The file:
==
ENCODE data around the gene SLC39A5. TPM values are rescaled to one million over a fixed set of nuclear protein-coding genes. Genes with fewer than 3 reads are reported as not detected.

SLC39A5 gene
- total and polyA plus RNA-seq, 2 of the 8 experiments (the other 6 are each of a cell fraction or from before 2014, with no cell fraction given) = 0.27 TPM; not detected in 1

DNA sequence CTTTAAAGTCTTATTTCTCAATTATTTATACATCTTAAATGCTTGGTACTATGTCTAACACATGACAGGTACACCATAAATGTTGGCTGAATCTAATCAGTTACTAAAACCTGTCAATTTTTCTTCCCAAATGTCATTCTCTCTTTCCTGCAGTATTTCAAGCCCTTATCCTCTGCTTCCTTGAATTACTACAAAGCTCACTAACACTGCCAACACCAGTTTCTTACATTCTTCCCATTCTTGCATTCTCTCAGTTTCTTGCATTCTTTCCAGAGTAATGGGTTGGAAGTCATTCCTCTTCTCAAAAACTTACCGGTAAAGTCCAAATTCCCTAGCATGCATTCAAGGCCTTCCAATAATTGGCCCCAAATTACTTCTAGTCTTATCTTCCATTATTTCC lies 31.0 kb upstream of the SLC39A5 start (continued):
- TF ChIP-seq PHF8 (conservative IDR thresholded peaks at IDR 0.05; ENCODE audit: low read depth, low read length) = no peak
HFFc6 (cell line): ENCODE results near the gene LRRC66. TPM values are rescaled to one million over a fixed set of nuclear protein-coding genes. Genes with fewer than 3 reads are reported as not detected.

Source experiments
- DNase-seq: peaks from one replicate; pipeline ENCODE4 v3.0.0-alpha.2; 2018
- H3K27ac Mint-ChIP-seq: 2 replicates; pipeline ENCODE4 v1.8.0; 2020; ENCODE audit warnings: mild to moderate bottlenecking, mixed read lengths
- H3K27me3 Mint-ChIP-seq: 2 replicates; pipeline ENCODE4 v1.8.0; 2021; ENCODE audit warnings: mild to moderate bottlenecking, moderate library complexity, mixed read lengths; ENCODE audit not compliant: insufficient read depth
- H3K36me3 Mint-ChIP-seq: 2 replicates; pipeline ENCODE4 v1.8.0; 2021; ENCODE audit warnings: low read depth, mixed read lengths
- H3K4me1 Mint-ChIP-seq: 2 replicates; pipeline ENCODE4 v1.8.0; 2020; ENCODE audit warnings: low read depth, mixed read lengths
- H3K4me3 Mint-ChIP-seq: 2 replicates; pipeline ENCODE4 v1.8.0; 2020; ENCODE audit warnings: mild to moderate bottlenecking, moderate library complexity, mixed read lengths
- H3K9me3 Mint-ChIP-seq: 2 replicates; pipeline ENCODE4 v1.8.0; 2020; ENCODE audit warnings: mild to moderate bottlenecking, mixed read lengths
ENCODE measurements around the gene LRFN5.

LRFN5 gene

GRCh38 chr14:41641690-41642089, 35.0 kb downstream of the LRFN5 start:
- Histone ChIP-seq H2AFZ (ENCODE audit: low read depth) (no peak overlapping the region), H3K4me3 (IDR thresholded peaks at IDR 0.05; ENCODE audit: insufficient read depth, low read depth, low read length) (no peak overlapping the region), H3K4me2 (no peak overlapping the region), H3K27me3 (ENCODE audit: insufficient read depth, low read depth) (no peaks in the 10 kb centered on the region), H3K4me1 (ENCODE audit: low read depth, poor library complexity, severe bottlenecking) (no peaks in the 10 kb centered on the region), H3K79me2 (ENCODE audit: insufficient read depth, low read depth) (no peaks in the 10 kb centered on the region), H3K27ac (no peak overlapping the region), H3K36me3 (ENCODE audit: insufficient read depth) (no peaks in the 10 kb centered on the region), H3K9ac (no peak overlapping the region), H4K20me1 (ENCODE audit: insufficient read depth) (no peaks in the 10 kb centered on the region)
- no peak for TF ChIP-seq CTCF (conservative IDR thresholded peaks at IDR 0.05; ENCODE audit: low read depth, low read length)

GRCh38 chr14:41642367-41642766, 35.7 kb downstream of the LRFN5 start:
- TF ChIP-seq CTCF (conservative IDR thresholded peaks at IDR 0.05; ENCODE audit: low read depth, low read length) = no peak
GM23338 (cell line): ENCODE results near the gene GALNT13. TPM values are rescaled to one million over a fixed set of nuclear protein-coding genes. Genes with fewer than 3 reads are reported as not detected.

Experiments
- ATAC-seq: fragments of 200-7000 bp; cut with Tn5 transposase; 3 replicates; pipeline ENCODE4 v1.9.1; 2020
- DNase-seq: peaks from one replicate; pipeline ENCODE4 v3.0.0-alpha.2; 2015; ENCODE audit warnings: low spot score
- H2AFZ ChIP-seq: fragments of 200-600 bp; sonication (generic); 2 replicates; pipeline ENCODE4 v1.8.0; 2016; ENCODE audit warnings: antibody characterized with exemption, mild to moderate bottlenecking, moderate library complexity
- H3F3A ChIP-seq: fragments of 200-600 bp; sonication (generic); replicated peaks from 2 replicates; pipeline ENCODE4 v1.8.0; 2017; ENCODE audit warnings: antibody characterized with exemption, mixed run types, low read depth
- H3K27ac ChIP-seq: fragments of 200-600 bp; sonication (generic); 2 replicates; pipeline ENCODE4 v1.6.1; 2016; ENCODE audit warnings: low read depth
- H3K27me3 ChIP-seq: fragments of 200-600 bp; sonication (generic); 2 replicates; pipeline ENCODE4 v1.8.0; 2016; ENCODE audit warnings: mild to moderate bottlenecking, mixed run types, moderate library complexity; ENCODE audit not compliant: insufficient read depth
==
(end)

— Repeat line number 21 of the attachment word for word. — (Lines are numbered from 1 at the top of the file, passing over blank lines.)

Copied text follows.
- TF ChIP-seq CTCF (conservative IDR thresholded peaks at IDR 0.05; ENCODE audit: low read depth, low read length) = no peak